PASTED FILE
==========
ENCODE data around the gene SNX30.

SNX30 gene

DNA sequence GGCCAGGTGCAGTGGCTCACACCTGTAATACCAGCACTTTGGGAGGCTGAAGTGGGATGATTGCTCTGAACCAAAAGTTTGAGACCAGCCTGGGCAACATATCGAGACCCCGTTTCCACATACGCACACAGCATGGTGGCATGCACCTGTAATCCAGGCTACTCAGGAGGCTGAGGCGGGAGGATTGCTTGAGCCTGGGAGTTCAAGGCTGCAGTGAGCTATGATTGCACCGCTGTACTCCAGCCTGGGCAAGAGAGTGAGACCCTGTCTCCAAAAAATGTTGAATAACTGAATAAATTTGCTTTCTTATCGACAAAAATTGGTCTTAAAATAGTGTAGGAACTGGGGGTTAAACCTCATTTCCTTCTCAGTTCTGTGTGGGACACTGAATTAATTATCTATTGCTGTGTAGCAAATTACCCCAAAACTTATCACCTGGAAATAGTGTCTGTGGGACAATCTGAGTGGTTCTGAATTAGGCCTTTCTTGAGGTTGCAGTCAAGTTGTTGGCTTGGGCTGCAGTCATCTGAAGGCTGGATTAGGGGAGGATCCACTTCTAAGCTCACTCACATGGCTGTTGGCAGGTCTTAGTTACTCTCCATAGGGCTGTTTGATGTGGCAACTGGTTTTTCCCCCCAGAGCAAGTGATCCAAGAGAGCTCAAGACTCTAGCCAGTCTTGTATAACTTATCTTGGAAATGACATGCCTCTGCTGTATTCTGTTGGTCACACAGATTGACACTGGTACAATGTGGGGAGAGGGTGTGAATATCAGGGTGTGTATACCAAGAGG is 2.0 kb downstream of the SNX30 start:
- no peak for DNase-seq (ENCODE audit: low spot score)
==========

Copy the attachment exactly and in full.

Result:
ENCODE data around the gene SNX30.

SNX30 gene

DNA sequence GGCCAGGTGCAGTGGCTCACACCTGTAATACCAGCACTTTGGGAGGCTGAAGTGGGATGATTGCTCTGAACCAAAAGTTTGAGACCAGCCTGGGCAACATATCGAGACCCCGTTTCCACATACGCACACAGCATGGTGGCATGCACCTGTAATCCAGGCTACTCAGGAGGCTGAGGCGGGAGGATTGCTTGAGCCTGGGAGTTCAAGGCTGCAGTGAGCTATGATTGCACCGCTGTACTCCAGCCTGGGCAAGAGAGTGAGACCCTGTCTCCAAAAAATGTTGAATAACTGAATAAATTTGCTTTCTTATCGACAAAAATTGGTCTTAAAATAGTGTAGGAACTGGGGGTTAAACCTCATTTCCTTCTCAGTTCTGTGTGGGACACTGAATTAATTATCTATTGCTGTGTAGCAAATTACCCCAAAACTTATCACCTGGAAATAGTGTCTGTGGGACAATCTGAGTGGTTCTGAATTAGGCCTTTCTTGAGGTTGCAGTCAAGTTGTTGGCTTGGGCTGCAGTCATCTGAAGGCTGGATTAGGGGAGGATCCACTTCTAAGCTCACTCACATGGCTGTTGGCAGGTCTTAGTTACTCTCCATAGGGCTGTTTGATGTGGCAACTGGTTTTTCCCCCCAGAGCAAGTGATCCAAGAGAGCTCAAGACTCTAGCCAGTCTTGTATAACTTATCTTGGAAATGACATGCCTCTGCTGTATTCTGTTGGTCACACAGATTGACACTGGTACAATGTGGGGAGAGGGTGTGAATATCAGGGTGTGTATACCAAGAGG is 2.0 kb downstream of the SNX30 start:
- no peak for DNase-seq (ENCODE audit: low spot score)